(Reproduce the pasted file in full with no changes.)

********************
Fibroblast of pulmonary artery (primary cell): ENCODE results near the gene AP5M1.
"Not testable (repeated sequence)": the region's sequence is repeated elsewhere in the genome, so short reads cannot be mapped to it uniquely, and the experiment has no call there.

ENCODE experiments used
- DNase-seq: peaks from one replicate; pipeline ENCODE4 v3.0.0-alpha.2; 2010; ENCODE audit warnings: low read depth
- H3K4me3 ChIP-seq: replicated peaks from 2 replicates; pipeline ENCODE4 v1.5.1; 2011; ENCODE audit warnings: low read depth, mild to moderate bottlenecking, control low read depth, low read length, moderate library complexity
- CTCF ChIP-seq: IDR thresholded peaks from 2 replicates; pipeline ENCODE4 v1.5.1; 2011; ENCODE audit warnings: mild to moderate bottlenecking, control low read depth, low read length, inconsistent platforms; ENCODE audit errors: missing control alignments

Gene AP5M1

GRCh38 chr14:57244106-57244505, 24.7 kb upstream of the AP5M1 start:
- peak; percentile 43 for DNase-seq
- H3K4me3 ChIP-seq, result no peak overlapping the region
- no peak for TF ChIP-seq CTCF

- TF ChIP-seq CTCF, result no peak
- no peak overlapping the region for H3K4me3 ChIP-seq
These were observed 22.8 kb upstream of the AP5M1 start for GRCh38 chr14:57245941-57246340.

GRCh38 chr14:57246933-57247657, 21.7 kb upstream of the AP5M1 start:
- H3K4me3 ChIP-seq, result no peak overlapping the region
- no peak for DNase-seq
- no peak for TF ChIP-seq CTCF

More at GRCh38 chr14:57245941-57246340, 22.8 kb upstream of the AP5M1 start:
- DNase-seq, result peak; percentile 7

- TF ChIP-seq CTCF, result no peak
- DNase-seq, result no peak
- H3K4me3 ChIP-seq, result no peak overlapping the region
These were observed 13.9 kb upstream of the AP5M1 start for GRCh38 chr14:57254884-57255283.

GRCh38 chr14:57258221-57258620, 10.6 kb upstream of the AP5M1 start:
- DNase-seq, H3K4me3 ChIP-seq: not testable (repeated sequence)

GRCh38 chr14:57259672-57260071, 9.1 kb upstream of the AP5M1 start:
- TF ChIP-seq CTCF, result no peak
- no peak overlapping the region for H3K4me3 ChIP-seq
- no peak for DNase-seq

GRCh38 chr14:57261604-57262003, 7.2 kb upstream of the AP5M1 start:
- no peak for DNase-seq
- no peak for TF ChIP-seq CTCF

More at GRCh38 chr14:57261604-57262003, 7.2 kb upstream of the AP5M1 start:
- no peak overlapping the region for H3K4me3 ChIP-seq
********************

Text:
Fibroblast of pulmonary artery (primary cell): ENCODE results near the gene AP5M1.
"Not testable (repeated sequence)": the region's sequence is repeated elsewhere in the genome, so short reads cannot be mapped to it uniquely, and the experiment has no call there.

ENCODE experiments used
- DNase-seq: peaks from one replicate; pipeline ENCODE4 v3.0.0-alpha.2; 2010; ENCODE audit warnings: low read depth
- H3K4me3 ChIP-seq: replicated peaks from 2 replicates; pipeline ENCODE4 v1.5.1; 2011; ENCODE audit warnings: low read depth, mild to moderate bottlenecking, control low read depth, low read length, moderate library complexity
- CTCF ChIP-seq: IDR thresholded peaks from 2 replicates; pipeline ENCODE4 v1.5.1; 2011; ENCODE audit warnings: mild to moderate bottlenecking, control low read depth, low read length, inconsistent platforms; ENCODE audit errors: missing control alignments

Gene AP5M1

GRCh38 chr14:57244106-57244505, 24.7 kb upstream of the AP5M1 start:
- peak; percentile 43 for DNase-seq
- H3K4me3 ChIP-seq, result no peak overlapping the region
- no peak for TF ChIP-seq CTCF

- TF ChIP-seq CTCF, result no peak
- no peak overlapping the region for H3K4me3 ChIP-seq
These were observed 22.8 kb upstream of the AP5M1 start for GRCh38 chr14:57245941-57246340.

GRCh38 chr14:57246933-57247657, 21.7 kb upstream of the AP5M1 start:
- H3K4me3 ChIP-seq, result no peak overlapping the region
- no peak for DNase-seq
- no peak for TF ChIP-seq CTCF

More at GRCh38 chr14:57245941-57246340, 22.8 kb upstream of the AP5M1 start:
- DNase-seq, result peak; percentile 7

- TF ChIP-seq CTCF, result no peak
- DNase-seq, result no peak
- H3K4me3 ChIP-seq, result no peak overlapping the region
These were observed 13.9 kb upstream of the AP5M1 start for GRCh38 chr14:57254884-57255283.

GRCh38 chr14:57258221-57258620, 10.6 kb upstream of the AP5M1 start:
- DNase-seq, H3K4me3 ChIP-seq: not testable (repeated sequence)

GRCh38 chr14:57259672-57260071, 9.1 kb upstream of the AP5M1 start:
- TF ChIP-seq CTCF, result no peak
- no peak overlapping the region for H3K4me3 ChIP-seq
- no peak for DNase-seq

GRCh38 chr14:57261604-57262003, 7.2 kb upstream of the AP5M1 start:
- no peak for DNase-seq
- no peak for TF ChIP-seq CTCF

More at GRCh38 chr14:57261604-57262003, 7.2 kb upstream of the AP5M1 start:
- no peak overlapping the region for H3K4me3 ChIP-seq